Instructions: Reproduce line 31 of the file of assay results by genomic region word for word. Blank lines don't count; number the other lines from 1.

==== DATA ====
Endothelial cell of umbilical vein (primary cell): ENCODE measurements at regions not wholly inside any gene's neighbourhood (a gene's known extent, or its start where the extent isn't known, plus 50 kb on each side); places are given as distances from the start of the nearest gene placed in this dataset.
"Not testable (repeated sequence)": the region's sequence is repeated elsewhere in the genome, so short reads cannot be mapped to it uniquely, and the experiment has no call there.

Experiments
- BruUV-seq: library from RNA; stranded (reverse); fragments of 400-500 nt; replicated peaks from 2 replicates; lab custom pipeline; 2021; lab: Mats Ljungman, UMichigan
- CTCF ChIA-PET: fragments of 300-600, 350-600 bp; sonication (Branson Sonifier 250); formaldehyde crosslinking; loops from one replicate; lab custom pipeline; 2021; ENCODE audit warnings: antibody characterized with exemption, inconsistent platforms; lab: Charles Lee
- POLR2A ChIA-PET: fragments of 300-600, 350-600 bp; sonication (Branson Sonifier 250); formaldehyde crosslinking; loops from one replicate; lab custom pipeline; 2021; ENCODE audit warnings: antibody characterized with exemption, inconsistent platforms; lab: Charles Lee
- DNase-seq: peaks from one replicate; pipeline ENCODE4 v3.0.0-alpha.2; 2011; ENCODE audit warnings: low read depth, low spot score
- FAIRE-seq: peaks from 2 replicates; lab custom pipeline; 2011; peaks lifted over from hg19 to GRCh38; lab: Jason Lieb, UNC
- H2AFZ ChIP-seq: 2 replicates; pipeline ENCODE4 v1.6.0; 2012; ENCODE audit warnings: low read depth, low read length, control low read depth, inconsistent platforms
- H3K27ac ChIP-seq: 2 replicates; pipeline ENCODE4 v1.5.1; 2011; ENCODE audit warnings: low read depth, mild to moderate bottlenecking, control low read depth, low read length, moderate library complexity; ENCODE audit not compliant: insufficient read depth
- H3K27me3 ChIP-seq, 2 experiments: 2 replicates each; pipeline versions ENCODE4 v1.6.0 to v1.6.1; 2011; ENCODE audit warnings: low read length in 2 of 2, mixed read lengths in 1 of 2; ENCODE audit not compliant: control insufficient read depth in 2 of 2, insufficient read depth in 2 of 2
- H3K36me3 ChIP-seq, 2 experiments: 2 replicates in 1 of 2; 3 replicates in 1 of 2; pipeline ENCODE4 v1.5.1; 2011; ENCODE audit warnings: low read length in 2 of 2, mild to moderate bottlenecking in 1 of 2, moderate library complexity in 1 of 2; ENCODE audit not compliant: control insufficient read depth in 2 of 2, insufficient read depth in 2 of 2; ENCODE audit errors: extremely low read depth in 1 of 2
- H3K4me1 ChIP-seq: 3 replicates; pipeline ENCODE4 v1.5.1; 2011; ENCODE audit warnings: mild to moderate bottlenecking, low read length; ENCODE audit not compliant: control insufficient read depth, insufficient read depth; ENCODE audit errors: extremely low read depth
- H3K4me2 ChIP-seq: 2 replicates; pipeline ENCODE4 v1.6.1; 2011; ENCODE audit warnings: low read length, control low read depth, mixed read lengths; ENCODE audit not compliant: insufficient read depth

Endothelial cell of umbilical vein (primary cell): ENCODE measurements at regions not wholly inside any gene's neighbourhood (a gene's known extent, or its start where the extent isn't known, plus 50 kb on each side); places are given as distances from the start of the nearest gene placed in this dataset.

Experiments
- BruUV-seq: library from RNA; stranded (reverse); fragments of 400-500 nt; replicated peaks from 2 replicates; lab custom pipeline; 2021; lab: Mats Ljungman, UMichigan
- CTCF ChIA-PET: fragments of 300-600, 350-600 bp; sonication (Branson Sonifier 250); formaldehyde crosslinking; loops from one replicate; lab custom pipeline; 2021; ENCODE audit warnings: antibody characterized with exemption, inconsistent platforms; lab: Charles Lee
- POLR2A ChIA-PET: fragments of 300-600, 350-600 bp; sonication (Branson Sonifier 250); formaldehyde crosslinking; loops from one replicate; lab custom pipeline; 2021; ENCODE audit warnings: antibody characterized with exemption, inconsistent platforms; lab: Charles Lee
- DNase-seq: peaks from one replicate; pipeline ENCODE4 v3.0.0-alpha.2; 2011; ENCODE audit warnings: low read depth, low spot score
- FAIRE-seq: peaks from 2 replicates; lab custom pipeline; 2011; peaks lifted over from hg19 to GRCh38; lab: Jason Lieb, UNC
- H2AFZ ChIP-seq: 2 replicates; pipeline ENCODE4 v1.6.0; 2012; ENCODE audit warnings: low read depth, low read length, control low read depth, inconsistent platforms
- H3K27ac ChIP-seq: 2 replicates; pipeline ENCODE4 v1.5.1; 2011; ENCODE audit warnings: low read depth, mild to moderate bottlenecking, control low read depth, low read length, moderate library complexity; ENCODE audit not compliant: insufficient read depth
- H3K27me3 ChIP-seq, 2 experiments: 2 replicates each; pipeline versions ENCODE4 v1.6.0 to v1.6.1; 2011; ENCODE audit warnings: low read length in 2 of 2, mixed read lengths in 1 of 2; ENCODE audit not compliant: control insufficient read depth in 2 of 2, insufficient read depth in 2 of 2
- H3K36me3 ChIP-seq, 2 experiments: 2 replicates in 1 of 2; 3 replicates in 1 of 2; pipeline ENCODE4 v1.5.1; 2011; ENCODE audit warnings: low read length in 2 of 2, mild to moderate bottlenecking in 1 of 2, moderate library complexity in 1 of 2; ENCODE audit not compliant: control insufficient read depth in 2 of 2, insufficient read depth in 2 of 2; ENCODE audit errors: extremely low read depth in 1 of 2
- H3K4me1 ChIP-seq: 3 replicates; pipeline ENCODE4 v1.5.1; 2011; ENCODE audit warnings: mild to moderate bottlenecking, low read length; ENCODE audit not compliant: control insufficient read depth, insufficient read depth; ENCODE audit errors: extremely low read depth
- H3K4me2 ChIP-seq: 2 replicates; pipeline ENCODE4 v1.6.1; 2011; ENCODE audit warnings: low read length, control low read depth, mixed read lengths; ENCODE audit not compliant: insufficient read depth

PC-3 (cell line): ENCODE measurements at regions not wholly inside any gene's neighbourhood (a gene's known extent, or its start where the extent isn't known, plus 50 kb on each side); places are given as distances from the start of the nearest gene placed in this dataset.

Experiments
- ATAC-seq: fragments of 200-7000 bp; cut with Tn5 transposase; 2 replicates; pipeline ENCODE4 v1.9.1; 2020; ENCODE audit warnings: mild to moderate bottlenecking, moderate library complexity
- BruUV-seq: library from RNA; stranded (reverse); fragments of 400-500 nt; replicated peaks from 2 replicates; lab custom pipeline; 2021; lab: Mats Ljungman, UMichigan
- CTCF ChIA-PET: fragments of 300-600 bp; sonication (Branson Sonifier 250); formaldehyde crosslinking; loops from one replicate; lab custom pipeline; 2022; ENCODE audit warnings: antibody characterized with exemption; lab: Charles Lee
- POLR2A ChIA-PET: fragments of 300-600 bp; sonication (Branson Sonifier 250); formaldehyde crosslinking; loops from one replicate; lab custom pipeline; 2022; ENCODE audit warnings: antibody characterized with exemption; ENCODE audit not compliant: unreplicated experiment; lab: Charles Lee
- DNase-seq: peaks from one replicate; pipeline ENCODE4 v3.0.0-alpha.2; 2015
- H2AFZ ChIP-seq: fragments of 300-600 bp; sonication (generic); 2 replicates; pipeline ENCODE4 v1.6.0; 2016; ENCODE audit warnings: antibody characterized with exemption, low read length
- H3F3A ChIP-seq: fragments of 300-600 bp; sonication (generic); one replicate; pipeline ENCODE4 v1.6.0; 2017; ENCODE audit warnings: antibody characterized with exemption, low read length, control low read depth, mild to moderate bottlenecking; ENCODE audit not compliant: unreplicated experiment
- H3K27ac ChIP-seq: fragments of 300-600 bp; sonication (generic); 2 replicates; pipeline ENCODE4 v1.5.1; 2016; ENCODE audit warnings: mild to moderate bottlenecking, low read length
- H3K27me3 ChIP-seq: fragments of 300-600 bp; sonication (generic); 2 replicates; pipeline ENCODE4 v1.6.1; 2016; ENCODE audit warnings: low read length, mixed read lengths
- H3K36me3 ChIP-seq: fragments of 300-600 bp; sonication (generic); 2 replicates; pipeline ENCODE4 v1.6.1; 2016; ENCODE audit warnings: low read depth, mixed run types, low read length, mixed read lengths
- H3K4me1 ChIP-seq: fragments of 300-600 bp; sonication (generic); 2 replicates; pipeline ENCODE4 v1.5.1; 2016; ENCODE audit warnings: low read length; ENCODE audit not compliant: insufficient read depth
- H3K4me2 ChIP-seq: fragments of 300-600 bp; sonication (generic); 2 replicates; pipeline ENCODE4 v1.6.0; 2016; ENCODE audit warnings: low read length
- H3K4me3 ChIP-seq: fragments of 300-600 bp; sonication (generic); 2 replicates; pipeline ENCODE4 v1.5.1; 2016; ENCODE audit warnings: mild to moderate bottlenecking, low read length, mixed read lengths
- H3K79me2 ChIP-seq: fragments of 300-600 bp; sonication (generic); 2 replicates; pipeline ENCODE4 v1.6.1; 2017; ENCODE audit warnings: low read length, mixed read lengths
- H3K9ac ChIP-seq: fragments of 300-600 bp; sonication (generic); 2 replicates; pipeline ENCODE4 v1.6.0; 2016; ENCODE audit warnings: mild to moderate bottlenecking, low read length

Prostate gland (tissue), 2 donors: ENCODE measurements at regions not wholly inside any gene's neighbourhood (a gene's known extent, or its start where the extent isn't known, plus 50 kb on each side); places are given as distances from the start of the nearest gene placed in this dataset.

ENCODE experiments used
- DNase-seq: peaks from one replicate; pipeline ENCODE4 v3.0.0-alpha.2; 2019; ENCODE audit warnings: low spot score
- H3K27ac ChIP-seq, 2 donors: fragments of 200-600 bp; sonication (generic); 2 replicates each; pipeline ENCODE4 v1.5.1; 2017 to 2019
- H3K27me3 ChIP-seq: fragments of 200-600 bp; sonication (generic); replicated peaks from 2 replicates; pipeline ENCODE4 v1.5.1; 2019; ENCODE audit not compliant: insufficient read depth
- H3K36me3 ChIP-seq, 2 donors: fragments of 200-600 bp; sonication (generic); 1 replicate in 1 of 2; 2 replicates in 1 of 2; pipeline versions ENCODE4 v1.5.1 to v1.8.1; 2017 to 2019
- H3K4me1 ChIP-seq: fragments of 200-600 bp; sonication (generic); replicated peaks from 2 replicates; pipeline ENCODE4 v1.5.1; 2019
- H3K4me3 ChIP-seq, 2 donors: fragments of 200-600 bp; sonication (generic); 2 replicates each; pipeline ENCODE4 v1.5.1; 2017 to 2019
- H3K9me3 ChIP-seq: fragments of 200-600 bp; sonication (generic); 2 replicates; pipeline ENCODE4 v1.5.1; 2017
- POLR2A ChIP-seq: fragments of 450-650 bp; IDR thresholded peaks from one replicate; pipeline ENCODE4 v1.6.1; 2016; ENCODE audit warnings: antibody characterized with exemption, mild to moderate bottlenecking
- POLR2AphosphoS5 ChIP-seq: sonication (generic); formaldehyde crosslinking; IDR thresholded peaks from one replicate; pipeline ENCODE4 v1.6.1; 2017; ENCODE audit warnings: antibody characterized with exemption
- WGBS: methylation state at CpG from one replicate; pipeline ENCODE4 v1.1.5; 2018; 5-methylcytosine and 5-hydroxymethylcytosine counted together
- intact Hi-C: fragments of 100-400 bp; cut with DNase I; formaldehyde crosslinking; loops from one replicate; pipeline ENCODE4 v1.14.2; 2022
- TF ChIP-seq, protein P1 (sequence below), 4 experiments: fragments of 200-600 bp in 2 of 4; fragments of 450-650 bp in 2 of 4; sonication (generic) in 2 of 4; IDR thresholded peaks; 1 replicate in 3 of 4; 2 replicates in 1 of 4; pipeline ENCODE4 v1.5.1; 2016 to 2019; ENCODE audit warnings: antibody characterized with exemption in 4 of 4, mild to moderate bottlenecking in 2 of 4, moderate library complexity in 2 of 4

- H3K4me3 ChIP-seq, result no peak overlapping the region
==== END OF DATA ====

- BruUV-seq: library from RNA; stranded (reverse); fragments of 400-500 nt; replicated peaks from 2 replicates; lab custom pipeline; 2021; lab: Mats Ljungman, UMichigan